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When the first big hurricane strikes: Komo is in trouble

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On Monday, the tropical storm system Komo was expected to make landfall in Kauai, but by Thursday it was making a rapid descent into the Pacific Ocean, bringing winds and heavy rain to the island.

The forecast is that it will eventually make landfall near the island of Maui.

The storm is forecast to be a Category 4 storm and is expected to continue to move south into the island and create a dangerous storm surge.

The National Weather Service warned that strong winds could blow from the southward and could be damaging to buildings.

But while the storm may have been expected to bring severe weather to the Hawaiian Islands, the National Weather Commission says that is not the case.

“We have no expectation that this will be a category 3 storm,” said weather service meteorologist Michael Waggoner.

Waggoni said the storm has the potential to bring significant flooding in the area and that could cause serious injuries or fatalities.

WAGNER: It is the first major hurricane in the history of the Pacific Northwest to make its way to Hawaii.

So that’s an important message.

KOMO IS IN TREATMENT KOMOSO’S HURRICANE STATUS: The National Hurricane Center has given the forecast for Komo’s path for Hawaii, but it is not a Category 3 storm.

It is forecast for winds of up to 70 kilometres per hour, with gusts of up.

It’s expected to move across the Pacific in the coming days, potentially causing some flooding.

The path of the storm is still uncertain.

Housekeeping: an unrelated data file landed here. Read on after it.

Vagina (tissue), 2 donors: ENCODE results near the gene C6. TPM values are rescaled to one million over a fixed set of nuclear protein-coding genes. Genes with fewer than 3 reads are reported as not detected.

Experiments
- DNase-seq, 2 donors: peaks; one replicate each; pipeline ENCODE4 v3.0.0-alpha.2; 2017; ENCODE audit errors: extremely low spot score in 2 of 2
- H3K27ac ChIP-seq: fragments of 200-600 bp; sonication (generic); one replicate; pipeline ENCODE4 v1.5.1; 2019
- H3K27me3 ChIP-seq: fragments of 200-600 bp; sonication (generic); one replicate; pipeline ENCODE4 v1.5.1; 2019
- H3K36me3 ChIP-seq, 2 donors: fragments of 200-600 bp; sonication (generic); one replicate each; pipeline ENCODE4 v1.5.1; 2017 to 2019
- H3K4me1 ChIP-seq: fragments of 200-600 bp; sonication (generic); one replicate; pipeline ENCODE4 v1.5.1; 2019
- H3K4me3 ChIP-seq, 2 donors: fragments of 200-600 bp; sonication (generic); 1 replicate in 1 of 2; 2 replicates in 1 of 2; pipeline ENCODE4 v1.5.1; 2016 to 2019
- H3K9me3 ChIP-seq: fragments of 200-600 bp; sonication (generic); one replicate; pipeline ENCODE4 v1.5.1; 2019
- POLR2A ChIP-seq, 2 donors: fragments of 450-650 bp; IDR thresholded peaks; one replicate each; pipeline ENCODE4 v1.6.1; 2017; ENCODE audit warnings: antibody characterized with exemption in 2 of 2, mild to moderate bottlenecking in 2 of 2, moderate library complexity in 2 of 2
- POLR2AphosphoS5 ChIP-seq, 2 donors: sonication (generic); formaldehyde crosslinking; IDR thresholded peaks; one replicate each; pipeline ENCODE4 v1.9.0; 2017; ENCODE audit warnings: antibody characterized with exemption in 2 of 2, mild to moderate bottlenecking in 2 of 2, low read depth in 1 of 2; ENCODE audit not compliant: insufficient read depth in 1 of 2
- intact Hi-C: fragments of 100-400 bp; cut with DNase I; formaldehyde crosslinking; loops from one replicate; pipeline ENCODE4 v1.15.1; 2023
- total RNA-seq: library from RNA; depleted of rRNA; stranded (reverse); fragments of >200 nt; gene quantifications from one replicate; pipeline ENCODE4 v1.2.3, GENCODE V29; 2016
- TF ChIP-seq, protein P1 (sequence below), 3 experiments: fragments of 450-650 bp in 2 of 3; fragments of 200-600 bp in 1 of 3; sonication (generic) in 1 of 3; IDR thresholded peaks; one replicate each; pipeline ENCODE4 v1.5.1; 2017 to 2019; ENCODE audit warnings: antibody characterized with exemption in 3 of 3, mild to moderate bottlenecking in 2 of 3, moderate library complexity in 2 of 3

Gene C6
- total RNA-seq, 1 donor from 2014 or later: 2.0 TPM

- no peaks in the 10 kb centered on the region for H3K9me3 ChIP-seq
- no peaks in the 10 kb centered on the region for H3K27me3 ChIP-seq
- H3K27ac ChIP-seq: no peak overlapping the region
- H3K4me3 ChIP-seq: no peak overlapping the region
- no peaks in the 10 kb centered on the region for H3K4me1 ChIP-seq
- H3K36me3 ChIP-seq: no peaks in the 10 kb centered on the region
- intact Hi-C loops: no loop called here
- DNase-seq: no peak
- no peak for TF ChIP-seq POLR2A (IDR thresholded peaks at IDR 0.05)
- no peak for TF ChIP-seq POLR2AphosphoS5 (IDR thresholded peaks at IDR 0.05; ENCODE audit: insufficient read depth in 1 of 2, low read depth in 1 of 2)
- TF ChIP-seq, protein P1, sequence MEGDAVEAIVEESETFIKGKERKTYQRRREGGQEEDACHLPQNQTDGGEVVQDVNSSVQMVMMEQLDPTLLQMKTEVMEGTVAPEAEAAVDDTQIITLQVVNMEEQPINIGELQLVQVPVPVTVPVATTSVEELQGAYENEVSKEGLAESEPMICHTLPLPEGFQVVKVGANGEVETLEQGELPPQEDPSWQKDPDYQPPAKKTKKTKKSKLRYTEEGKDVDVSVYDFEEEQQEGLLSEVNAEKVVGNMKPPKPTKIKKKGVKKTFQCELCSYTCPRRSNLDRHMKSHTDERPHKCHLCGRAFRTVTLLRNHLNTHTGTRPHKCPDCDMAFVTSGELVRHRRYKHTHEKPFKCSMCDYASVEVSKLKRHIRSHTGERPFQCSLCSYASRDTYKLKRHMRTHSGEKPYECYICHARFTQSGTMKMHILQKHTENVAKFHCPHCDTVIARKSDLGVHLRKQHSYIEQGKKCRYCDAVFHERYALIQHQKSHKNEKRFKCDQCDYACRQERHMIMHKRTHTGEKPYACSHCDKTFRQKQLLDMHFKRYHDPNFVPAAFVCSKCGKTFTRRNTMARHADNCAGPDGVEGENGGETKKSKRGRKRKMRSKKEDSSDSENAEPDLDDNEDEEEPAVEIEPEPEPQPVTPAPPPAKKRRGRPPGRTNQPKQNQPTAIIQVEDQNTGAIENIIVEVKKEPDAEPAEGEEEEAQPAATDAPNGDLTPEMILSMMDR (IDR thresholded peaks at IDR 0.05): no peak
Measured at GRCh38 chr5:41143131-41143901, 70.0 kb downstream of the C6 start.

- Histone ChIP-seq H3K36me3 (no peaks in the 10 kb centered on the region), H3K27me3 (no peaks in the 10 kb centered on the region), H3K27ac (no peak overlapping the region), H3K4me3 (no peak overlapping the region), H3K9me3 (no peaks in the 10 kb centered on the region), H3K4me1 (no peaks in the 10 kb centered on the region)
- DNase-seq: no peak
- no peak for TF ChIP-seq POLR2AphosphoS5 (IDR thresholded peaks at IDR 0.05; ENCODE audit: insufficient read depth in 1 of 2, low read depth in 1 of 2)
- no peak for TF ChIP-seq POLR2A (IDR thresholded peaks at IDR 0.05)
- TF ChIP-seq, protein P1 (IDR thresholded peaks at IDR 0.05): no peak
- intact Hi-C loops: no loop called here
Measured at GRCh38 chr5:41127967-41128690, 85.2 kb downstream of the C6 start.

In an email to CBC News, Waggonia said it’s possible the storm will be “extremely strong” by the time it reaches Hawaii, adding that the storm could “easily create a Category 2 storm in Hawaii.”

He said it could also create a category 4 storm or worse in the islands, but he said the likelihood of that happening is low.

Komo will continue to weaken over the next several days.

The main concern now is for the people of Kauai who are already in the path of this storm.

WAAGONO: That’s why we’ve got a curfew for the city of Kaua’i.

I know people are already concerned, and I’m going to be asking for the community to stay home for a few more days to help them recover.

WAMO: If you can’t get into Kauaʻi, you need to stay at home and watch the storm and stay safe.

If you do want to stay, I would urge you to make sure you take precautions like getting some extra layers and clothes.

KOREA: We’ve also got to help out our neighbors in the mainland and we need to support those who are impacted in Hawaii, as well.

But we’re also going to do everything we can to help those who live in the northern part of the island to have access to water, clean drinking water, medical supplies and food.

KIMO: It’s not going to stop until we have clean drinking, safe water.

We need to do our part.

I’m also just very proud that we have a President in President Obama who’s going to stand up to the storm.

This is going to continue.

KEEP READING: The Weather Channel has more storm coverage.

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